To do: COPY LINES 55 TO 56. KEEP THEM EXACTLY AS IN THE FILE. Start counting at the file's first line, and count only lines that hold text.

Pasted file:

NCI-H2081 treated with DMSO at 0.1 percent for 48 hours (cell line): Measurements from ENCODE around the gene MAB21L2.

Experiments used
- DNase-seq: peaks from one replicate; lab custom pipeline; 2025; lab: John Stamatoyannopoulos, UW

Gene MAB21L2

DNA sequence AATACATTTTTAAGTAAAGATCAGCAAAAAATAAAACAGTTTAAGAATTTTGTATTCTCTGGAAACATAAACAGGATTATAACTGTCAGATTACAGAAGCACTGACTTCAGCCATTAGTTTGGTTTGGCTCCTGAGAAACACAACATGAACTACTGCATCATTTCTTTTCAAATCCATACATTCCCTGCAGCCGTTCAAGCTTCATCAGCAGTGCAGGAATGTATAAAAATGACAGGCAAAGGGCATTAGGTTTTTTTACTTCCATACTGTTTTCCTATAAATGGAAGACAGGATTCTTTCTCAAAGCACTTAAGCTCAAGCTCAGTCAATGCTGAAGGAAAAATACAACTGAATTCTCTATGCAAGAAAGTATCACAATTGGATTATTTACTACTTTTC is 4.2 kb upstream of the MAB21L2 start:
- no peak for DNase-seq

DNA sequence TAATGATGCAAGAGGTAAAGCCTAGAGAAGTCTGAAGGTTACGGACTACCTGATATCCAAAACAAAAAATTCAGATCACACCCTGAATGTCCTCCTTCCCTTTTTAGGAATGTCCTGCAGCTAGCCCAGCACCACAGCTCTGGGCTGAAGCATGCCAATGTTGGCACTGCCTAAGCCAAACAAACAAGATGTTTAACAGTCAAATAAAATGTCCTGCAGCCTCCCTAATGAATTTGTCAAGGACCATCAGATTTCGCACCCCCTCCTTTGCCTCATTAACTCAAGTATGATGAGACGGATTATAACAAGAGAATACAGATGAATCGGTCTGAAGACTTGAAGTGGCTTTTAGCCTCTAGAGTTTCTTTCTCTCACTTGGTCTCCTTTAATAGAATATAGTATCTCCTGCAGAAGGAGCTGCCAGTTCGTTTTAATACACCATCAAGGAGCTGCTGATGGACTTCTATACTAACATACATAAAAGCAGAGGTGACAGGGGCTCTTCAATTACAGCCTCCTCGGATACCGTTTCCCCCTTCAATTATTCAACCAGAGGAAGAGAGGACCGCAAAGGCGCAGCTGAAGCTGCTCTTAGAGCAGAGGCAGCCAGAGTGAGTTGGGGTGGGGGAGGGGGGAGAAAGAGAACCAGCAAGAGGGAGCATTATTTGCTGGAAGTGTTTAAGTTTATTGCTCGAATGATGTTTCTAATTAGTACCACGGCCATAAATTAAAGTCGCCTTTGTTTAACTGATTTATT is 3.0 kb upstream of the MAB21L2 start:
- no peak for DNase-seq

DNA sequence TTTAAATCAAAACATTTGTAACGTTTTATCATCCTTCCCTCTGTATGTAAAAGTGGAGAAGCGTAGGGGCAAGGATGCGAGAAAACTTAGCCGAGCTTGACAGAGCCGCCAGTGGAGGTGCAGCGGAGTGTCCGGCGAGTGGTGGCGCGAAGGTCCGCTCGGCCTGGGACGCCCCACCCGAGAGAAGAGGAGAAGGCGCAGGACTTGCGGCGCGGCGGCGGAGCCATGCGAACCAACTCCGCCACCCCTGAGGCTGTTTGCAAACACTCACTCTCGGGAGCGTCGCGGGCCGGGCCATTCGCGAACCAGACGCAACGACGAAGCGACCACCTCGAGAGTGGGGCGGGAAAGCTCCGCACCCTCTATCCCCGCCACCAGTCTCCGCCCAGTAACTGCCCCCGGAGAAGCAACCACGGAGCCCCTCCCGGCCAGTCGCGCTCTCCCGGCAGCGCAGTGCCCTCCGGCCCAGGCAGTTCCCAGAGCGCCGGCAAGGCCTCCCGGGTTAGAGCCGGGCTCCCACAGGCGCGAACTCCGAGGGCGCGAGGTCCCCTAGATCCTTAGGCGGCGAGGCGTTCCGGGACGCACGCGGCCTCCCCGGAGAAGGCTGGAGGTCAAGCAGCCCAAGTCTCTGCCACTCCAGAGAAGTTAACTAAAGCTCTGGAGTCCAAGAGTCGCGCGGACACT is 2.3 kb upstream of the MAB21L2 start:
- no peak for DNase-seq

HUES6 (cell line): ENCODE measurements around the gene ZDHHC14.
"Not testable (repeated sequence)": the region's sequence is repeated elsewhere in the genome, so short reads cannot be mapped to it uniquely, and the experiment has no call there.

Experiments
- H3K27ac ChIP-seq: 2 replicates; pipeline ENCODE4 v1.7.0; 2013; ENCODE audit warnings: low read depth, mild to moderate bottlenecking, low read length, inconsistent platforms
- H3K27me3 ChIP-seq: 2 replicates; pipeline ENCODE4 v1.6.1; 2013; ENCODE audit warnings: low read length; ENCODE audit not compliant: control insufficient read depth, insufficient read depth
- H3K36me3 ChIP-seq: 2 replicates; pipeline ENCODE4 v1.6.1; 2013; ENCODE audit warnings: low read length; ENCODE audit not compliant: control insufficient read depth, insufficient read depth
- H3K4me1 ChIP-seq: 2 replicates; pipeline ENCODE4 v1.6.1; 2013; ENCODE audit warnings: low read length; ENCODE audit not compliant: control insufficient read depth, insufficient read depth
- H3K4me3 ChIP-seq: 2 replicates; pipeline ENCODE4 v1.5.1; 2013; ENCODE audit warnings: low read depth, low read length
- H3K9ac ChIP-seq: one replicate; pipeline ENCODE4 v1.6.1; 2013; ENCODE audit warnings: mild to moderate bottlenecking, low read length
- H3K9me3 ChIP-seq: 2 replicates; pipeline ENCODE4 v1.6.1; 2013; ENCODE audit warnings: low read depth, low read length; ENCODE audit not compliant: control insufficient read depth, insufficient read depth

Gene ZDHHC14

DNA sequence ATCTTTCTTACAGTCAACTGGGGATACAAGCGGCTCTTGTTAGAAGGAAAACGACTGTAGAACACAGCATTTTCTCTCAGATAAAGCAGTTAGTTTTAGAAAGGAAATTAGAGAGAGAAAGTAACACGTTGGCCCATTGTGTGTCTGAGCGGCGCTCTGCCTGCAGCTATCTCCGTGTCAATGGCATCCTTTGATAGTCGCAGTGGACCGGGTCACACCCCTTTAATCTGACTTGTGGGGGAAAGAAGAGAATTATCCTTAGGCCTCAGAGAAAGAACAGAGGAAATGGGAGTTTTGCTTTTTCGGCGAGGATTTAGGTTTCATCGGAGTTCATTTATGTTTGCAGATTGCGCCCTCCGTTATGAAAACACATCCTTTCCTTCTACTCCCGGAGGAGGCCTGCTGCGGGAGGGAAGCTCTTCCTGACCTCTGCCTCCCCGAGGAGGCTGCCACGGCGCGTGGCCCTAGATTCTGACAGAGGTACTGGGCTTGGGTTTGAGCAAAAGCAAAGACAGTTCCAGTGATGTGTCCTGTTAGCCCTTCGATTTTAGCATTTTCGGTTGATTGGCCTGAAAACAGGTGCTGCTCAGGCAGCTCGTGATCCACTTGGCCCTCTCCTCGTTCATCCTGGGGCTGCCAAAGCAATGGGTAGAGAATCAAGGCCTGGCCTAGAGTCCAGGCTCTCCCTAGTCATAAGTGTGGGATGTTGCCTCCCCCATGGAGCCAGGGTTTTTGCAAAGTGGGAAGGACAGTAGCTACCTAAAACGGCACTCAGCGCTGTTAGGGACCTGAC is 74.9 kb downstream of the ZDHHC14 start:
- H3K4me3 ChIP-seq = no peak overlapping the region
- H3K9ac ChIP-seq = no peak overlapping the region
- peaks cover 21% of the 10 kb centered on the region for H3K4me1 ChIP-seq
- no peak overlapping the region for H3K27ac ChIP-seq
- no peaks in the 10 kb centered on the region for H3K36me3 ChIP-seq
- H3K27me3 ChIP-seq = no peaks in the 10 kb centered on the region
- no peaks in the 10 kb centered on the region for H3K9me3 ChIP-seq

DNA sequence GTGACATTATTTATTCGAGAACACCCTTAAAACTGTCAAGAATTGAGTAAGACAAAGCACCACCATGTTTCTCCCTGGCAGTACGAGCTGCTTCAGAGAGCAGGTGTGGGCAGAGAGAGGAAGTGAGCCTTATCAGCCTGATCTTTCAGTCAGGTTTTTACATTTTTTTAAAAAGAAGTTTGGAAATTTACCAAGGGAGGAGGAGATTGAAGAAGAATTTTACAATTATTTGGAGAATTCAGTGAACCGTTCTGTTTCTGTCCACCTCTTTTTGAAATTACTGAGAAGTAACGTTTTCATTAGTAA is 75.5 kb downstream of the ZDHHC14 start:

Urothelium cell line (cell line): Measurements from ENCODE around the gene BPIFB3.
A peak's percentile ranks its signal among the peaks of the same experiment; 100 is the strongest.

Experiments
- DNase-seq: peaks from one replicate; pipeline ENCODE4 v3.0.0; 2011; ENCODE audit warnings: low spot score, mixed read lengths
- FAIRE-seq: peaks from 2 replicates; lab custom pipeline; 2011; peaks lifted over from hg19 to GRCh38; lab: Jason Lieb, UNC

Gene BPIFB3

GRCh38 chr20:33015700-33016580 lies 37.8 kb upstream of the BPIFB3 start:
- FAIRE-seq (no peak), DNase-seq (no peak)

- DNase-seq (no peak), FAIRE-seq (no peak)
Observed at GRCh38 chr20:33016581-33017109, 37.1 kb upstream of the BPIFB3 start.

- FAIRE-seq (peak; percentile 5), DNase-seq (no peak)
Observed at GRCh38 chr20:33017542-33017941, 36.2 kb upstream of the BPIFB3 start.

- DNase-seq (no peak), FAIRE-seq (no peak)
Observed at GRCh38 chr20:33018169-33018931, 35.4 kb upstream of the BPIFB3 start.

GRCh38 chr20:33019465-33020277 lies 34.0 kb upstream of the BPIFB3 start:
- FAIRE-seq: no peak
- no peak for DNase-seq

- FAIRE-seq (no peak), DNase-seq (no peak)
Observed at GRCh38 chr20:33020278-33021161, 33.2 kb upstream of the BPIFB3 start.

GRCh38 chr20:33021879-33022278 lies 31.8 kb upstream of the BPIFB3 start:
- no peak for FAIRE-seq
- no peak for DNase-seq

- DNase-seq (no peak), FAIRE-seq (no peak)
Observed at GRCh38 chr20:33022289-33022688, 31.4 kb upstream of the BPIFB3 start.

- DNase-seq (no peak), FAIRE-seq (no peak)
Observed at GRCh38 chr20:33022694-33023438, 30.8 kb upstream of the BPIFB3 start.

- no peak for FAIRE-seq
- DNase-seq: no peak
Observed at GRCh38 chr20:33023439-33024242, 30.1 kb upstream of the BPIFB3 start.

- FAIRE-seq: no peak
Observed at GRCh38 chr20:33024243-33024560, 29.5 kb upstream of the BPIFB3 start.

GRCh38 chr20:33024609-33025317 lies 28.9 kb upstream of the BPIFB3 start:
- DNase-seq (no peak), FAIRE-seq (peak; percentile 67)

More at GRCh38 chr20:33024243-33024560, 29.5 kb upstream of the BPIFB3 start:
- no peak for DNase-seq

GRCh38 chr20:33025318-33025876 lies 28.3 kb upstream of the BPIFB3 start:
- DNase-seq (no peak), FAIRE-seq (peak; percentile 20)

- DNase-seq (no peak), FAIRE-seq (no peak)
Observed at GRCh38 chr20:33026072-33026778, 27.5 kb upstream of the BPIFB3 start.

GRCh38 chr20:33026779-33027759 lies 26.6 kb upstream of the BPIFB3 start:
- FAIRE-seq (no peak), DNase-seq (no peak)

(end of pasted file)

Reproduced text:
- DNase-seq (no peak), FAIRE-seq (no peak)
Observed at GRCh38 chr20:33022694-33023438, 30.8 kb upstream of the BPIFB3 start.